Fish Tanks & Aquarium Fish Tanks
An aquarium or fish tank is typically a large glass enclosure consisting of at least one transparent side in which water-dwelling plants or animals are kept. Fishkeepers use aquariums to keep fish, invertebrates, amphibians, marine mammals, and aquatic plants. The term combines the Latin root aqua, meaning water, with the suffix -arium, meaning “a place for relating to”.
Fish tanks come in many sizes and shapes. Most commonly, you will find 25 Gallon Fish Tanks, 55 Gallon Fish Tanks, 75 Gallon Fish Tanks, 100 Gallon Fish Tanks, and 125 Gallon Fish Tanks. An aquarium can range from a small glass bowl containing less than a litre (34 fl.oz.) of water to immense public aquaria which can house entire ecosystems such as kelp forests. Larger aquaria are typically recommended to hobbyists due to their resistance to rapid fluctuations of temperature and pH, allowing for greater system stability.
Featured here is a 125 Gallon Fish Tank built into a Kitchen:
Reef aquaria under 100 litres (20 gal) have a special place in the aquarium hobby; these aquaria, termed nano reefs (when used in reefkeeping), have a small water volume.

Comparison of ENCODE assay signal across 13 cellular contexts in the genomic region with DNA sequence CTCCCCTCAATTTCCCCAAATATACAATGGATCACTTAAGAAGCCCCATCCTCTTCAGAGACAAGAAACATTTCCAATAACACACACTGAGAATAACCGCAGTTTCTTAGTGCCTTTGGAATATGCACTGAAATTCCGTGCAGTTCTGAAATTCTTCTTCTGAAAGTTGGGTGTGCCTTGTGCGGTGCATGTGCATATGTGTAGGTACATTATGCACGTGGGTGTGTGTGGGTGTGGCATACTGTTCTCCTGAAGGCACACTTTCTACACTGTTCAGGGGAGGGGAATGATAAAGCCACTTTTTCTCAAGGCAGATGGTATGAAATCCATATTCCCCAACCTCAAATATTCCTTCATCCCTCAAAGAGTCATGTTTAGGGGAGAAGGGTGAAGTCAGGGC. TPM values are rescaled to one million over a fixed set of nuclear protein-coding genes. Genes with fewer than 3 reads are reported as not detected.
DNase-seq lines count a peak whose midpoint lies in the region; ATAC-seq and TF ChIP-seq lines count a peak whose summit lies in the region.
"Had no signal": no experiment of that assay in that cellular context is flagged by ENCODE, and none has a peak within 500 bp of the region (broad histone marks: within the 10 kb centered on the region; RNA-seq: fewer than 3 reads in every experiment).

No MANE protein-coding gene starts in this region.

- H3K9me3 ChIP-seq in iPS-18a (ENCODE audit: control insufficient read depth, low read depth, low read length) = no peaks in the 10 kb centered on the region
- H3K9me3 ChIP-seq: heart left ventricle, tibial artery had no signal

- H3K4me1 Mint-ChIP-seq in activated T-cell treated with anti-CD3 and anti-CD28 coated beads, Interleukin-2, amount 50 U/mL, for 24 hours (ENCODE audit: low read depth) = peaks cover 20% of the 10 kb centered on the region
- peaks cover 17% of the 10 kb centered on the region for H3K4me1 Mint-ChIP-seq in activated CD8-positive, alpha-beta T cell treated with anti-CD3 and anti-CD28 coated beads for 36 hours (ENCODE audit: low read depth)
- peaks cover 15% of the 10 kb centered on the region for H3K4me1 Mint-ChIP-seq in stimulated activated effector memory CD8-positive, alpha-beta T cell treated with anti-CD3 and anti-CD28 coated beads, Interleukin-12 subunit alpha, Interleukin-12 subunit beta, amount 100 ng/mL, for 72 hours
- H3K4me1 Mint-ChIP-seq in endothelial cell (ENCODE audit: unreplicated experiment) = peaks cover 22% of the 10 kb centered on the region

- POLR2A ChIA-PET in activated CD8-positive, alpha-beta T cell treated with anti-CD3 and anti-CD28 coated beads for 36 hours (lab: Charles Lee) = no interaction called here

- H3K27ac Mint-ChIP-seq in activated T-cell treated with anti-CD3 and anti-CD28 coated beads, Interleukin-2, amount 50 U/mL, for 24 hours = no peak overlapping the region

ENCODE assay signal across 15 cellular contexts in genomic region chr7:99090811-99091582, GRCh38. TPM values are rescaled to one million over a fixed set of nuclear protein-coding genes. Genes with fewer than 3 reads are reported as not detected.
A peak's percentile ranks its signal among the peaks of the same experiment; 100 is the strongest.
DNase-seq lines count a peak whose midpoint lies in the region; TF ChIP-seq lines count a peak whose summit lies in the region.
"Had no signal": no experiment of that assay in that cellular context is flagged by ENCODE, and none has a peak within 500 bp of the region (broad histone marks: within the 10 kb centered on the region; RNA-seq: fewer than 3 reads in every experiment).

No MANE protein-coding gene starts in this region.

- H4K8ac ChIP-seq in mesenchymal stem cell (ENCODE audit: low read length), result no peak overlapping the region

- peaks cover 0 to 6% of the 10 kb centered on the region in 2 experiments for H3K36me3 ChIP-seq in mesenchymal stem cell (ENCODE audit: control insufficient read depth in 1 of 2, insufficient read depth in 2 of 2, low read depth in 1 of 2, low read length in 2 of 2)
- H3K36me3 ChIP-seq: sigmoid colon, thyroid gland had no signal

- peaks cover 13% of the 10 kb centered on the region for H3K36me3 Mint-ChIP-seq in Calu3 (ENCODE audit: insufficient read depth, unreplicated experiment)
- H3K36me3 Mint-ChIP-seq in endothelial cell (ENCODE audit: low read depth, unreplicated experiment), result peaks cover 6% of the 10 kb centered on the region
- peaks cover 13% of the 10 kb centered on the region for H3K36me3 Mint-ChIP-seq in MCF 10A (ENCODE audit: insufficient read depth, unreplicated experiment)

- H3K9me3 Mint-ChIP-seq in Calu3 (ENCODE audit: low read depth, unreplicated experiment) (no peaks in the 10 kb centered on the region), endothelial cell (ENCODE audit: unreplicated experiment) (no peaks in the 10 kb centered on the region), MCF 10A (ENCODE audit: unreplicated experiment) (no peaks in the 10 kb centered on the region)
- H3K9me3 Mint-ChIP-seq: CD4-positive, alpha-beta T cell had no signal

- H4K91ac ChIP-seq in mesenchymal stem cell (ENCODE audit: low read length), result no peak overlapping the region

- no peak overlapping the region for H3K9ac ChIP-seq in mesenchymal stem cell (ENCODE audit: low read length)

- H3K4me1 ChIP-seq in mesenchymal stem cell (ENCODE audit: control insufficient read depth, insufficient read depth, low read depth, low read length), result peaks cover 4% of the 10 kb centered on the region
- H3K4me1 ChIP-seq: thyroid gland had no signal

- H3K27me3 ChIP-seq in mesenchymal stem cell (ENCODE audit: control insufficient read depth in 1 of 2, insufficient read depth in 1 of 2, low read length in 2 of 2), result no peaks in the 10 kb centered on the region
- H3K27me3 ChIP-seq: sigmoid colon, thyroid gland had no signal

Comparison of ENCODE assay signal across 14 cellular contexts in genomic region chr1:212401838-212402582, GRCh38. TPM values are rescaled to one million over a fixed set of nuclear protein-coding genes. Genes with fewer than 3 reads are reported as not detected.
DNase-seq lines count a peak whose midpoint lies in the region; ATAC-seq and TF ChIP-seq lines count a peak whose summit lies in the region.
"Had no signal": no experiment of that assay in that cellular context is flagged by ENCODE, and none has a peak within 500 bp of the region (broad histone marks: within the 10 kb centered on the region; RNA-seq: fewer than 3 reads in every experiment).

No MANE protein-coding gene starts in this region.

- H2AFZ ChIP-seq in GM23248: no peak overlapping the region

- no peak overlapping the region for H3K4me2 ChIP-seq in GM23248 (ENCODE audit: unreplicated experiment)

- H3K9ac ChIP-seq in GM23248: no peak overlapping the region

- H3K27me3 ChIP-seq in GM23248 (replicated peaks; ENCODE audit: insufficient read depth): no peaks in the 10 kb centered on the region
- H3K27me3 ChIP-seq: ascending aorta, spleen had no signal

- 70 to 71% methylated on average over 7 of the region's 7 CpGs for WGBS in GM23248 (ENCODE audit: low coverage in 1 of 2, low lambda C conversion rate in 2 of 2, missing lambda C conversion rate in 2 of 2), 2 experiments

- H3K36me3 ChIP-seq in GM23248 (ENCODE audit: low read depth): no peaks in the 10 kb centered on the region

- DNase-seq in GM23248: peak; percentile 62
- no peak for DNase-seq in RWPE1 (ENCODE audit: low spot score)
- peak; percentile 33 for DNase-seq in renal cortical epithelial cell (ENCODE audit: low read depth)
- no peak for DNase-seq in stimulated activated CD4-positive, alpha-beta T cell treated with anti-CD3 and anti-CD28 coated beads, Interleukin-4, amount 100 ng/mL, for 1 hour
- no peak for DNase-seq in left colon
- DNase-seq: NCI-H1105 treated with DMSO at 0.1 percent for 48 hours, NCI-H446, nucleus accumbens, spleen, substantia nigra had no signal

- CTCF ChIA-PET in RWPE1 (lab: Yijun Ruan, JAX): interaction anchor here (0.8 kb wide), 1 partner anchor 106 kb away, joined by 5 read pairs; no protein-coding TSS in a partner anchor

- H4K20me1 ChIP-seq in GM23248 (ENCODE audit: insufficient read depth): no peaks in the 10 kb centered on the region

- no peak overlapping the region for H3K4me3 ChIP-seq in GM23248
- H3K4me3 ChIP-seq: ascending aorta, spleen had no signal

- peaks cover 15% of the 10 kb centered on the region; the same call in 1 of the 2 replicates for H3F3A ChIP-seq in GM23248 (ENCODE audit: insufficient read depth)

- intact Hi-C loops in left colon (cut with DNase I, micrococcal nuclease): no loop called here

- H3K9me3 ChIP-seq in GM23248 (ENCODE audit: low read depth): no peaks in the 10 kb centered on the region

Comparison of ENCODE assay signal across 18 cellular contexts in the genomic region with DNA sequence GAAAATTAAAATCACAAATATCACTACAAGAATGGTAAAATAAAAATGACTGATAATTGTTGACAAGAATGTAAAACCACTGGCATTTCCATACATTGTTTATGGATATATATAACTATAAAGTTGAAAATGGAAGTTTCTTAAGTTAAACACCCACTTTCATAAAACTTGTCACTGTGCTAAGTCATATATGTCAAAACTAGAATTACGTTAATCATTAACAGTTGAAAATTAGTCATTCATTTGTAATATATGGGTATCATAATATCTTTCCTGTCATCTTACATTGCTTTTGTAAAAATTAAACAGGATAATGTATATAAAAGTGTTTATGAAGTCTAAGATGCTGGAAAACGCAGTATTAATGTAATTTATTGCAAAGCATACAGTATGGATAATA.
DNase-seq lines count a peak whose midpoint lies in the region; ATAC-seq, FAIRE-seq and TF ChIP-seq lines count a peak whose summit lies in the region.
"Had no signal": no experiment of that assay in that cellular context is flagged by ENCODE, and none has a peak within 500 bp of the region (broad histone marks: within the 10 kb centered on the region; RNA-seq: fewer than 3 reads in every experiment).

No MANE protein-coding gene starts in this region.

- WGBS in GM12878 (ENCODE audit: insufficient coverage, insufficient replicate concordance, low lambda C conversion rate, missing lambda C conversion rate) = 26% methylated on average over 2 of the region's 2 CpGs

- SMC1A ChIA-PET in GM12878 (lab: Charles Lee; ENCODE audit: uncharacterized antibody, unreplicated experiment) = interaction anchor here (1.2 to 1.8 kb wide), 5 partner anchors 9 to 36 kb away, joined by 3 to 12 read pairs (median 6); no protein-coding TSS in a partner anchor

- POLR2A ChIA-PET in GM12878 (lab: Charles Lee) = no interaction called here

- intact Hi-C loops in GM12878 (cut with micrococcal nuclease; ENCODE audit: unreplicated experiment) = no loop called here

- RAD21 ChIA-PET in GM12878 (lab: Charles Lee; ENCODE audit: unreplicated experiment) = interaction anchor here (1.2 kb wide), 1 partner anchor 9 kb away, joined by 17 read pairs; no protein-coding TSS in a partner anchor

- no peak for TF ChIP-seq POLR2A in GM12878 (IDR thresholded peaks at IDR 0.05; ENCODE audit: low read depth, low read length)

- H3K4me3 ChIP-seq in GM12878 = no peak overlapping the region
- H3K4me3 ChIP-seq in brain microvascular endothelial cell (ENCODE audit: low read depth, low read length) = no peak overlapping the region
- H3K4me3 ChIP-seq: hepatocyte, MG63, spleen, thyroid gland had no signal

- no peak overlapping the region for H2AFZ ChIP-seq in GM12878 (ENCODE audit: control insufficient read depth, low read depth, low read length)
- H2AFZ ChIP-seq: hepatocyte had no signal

Practical limitations of Aquarium Fish Tanks, most notably the weight (one litre of fresh water has a mass of 1 kilogram (8.3 lb gal-1), and salt water is even denser) and internal water pressure (requiring thick, strong glass siding) of a large aquarium, keep most home aquaria to a maximum of around 1 cubic metre in volume (1,000 kg or 2,200 lb). Some aquarists, however, have constructed aquaria of up to many thousands of litres.
Aquarium Fish Tanks within public Fish Tanks designed for exhibition of large species or environments can be dramatically larger than any home aquarium. The Shedd Aquarium in Chicago, for example, features an individual aquarium of 7.7 million litres (2 million gallons). Sometimes you will find saltwater fish tanks being held up by a Fish Tank Stand. Essential components of a fish tank include fish tank filters.